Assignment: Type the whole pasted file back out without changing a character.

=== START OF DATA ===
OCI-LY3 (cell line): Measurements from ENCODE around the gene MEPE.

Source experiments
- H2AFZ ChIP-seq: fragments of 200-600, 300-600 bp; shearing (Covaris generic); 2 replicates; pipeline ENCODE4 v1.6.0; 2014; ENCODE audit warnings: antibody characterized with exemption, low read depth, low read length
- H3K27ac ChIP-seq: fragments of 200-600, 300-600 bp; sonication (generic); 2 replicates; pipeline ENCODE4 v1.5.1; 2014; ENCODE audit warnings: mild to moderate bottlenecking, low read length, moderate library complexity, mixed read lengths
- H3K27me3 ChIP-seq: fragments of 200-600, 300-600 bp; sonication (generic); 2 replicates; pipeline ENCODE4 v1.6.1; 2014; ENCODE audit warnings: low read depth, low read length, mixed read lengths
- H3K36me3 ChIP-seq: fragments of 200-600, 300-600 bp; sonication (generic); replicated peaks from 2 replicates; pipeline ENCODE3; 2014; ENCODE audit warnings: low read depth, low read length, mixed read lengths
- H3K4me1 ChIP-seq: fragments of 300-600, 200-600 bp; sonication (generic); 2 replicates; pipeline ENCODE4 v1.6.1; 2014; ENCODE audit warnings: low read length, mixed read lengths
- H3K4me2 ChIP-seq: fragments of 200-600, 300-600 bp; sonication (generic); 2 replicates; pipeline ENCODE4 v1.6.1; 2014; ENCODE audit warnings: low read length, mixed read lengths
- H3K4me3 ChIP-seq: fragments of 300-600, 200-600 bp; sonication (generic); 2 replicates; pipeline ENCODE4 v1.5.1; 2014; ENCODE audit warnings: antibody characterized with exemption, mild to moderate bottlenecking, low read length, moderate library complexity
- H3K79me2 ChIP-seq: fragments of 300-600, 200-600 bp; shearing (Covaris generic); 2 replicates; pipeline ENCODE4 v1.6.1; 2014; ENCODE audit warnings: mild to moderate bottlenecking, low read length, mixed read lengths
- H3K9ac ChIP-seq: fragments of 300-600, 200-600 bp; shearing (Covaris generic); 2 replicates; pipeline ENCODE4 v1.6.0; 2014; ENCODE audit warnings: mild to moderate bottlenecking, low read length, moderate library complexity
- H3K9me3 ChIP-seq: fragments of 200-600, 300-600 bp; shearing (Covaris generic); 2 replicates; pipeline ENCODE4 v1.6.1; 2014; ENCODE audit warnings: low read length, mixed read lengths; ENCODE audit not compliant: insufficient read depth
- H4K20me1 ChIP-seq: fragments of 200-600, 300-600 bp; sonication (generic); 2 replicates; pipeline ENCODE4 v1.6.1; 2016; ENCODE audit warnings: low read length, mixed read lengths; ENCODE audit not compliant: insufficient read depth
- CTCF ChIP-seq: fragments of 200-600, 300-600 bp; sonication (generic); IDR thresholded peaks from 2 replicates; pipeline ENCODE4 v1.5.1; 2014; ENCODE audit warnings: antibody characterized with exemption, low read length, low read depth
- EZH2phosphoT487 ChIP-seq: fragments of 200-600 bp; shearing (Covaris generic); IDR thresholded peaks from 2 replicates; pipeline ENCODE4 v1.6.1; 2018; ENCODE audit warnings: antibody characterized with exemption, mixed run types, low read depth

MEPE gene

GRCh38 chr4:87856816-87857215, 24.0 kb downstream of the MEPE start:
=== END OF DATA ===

OCI-LY3 (cell line): Measurements from ENCODE around the gene MEPE.

Source experiments
- H2AFZ ChIP-seq: fragments of 200-600, 300-600 bp; shearing (Covaris generic); 2 replicates; pipeline ENCODE4 v1.6.0; 2014; ENCODE audit warnings: antibody characterized with exemption, low read depth, low read length
- H3K27ac ChIP-seq: fragments of 200-600, 300-600 bp; sonication (generic); 2 replicates; pipeline ENCODE4 v1.5.1; 2014; ENCODE audit warnings: mild to moderate bottlenecking, low read length, moderate library complexity, mixed read lengths
- H3K27me3 ChIP-seq: fragments of 200-600, 300-600 bp; sonication (generic); 2 replicates; pipeline ENCODE4 v1.6.1; 2014; ENCODE audit warnings: low read depth, low read length, mixed read lengths
- H3K36me3 ChIP-seq: fragments of 200-600, 300-600 bp; sonication (generic); replicated peaks from 2 replicates; pipeline ENCODE3; 2014; ENCODE audit warnings: low read depth, low read length, mixed read lengths
- H3K4me1 ChIP-seq: fragments of 300-600, 200-600 bp; sonication (generic); 2 replicates; pipeline ENCODE4 v1.6.1; 2014; ENCODE audit warnings: low read length, mixed read lengths
- H3K4me2 ChIP-seq: fragments of 200-600, 300-600 bp; sonication (generic); 2 replicates; pipeline ENCODE4 v1.6.1; 2014; ENCODE audit warnings: low read length, mixed read lengths
- H3K4me3 ChIP-seq: fragments of 300-600, 200-600 bp; sonication (generic); 2 replicates; pipeline ENCODE4 v1.5.1; 2014; ENCODE audit warnings: antibody characterized with exemption, mild to moderate bottlenecking, low read length, moderate library complexity
- H3K79me2 ChIP-seq: fragments of 300-600, 200-600 bp; shearing (Covaris generic); 2 replicates; pipeline ENCODE4 v1.6.1; 2014; ENCODE audit warnings: mild to moderate bottlenecking, low read length, mixed read lengths
- H3K9ac ChIP-seq: fragments of 300-600, 200-600 bp; shearing (Covaris generic); 2 replicates; pipeline ENCODE4 v1.6.0; 2014; ENCODE audit warnings: mild to moderate bottlenecking, low read length, moderate library complexity
- H3K9me3 ChIP-seq: fragments of 200-600, 300-600 bp; shearing (Covaris generic); 2 replicates; pipeline ENCODE4 v1.6.1; 2014; ENCODE audit warnings: low read length, mixed read lengths; ENCODE audit not compliant: insufficient read depth
- H4K20me1 ChIP-seq: fragments of 200-600, 300-600 bp; sonication (generic); 2 replicates; pipeline ENCODE4 v1.6.1; 2016; ENCODE audit warnings: low read length, mixed read lengths; ENCODE audit not compliant: insufficient read depth
- CTCF ChIP-seq: fragments of 200-600, 300-600 bp; sonication (generic); IDR thresholded peaks from 2 replicates; pipeline ENCODE4 v1.5.1; 2014; ENCODE audit warnings: antibody characterized with exemption, low read length, low read depth
- EZH2phosphoT487 ChIP-seq: fragments of 200-600 bp; shearing (Covaris generic); IDR thresholded peaks from 2 replicates; pipeline ENCODE4 v1.6.1; 2018; ENCODE audit warnings: antibody characterized with exemption, mixed run types, low read depth

MEPE gene

GRCh38 chr4:87856816-87857215, 24.0 kb downstream of the MEPE start: